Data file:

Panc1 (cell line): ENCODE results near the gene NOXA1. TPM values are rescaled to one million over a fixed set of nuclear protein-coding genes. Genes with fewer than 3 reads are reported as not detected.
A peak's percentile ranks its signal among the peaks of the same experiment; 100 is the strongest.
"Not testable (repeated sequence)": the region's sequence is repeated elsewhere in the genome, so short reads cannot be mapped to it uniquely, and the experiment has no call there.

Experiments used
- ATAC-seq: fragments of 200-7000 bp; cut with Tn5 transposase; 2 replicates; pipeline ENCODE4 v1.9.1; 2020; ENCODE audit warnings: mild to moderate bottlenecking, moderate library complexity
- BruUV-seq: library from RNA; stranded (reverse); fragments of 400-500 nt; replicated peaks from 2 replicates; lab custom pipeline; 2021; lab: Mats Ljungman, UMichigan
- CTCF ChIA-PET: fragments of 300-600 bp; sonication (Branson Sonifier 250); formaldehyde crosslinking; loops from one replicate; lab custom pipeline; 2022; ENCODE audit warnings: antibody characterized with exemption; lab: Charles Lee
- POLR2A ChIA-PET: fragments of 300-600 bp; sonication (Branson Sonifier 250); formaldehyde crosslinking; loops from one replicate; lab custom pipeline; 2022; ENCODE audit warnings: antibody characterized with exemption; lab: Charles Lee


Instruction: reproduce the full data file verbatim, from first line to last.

Panc1 (cell line): ENCODE results near the gene NOXA1. TPM values are rescaled to one million over a fixed set of nuclear protein-coding genes. Genes with fewer than 3 reads are reported as not detected.
A peak's percentile ranks its signal among the peaks of the same experiment; 100 is the strongest.
"Not testable (repeated sequence)": the region's sequence is repeated elsewhere in the genome, so short reads cannot be mapped to it uniquely, and the experiment has no call there.

Experiments used
- ATAC-seq: fragments of 200-7000 bp; cut with Tn5 transposase; 2 replicates; pipeline ENCODE4 v1.9.1; 2020; ENCODE audit warnings: mild to moderate bottlenecking, moderate library complexity
- BruUV-seq: library from RNA; stranded (reverse); fragments of 400-500 nt; replicated peaks from 2 replicates; lab custom pipeline; 2021; lab: Mats Ljungman, UMichigan
- CTCF ChIA-PET: fragments of 300-600 bp; sonication (Branson Sonifier 250); formaldehyde crosslinking; loops from one replicate; lab custom pipeline; 2022; ENCODE audit warnings: antibody characterized with exemption; lab: Charles Lee
- POLR2A ChIA-PET: fragments of 300-600 bp; sonication (Branson Sonifier 250); formaldehyde crosslinking; loops from one replicate; lab custom pipeline; 2022; ENCODE audit warnings: antibody characterized with exemption; lab: Charles Lee